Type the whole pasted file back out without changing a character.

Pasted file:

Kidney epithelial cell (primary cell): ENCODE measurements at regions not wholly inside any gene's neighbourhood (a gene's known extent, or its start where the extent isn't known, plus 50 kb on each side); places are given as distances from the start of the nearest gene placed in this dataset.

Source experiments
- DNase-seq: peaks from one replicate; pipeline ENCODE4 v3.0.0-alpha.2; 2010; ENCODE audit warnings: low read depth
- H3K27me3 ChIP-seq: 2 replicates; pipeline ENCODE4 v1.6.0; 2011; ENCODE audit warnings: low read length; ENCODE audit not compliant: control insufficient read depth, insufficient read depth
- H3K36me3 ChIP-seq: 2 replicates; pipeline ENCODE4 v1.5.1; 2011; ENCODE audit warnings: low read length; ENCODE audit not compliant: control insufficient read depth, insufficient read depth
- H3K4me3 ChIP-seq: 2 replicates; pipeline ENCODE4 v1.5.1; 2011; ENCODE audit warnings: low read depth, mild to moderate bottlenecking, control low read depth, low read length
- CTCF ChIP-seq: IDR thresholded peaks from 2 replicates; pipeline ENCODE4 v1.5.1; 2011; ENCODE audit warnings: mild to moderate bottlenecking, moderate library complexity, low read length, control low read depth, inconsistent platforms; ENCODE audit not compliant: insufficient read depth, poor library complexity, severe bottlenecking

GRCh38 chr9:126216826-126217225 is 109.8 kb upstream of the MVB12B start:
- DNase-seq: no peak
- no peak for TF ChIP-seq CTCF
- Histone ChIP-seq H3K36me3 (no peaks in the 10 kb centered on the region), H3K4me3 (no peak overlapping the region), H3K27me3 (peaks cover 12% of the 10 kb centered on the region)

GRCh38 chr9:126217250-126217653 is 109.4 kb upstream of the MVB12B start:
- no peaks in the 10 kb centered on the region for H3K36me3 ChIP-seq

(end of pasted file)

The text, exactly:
Kidney epithelial cell (primary cell): ENCODE measurements at regions not wholly inside any gene's neighbourhood (a gene's known extent, or its start where the extent isn't known, plus 50 kb on each side); places are given as distances from the start of the nearest gene placed in this dataset.

Source experiments
- DNase-seq: peaks from one replicate; pipeline ENCODE4 v3.0.0-alpha.2; 2010; ENCODE audit warnings: low read depth
- H3K27me3 ChIP-seq: 2 replicates; pipeline ENCODE4 v1.6.0; 2011; ENCODE audit warnings: low read length; ENCODE audit not compliant: control insufficient read depth, insufficient read depth
- H3K36me3 ChIP-seq: 2 replicates; pipeline ENCODE4 v1.5.1; 2011; ENCODE audit warnings: low read length; ENCODE audit not compliant: control insufficient read depth, insufficient read depth
- H3K4me3 ChIP-seq: 2 replicates; pipeline ENCODE4 v1.5.1; 2011; ENCODE audit warnings: low read depth, mild to moderate bottlenecking, control low read depth, low read length
- CTCF ChIP-seq: IDR thresholded peaks from 2 replicates; pipeline ENCODE4 v1.5.1; 2011; ENCODE audit warnings: mild to moderate bottlenecking, moderate library complexity, low read length, control low read depth, inconsistent platforms; ENCODE audit not compliant: insufficient read depth, poor library complexity, severe bottlenecking

GRCh38 chr9:126216826-126217225 is 109.8 kb upstream of the MVB12B start:
- DNase-seq: no peak
- no peak for TF ChIP-seq CTCF
- Histone ChIP-seq H3K36me3 (no peaks in the 10 kb centered on the region), H3K4me3 (no peak overlapping the region), H3K27me3 (peaks cover 12% of the 10 kb centered on the region)

GRCh38 chr9:126217250-126217653 is 109.4 kb upstream of the MVB12B start:
- no peaks in the 10 kb centered on the region for H3K36me3 ChIP-seq